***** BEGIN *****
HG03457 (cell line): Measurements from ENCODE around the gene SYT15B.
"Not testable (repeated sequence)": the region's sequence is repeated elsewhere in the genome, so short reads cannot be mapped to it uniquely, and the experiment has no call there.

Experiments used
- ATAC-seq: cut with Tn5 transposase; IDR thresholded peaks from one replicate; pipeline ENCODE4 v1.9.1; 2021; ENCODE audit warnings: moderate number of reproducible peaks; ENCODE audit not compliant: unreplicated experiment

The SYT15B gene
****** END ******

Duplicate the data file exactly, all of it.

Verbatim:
HG03457 (cell line): Measurements from ENCODE around the gene SYT15B.
"Not testable (repeated sequence)": the region's sequence is repeated elsewhere in the genome, so short reads cannot be mapped to it uniquely, and the experiment has no call there.

Experiments used
- ATAC-seq: cut with Tn5 transposase; IDR thresholded peaks from one replicate; pipeline ENCODE4 v1.9.1; 2021; ENCODE audit warnings: moderate number of reproducible peaks; ENCODE audit not compliant: unreplicated experiment

The SYT15B gene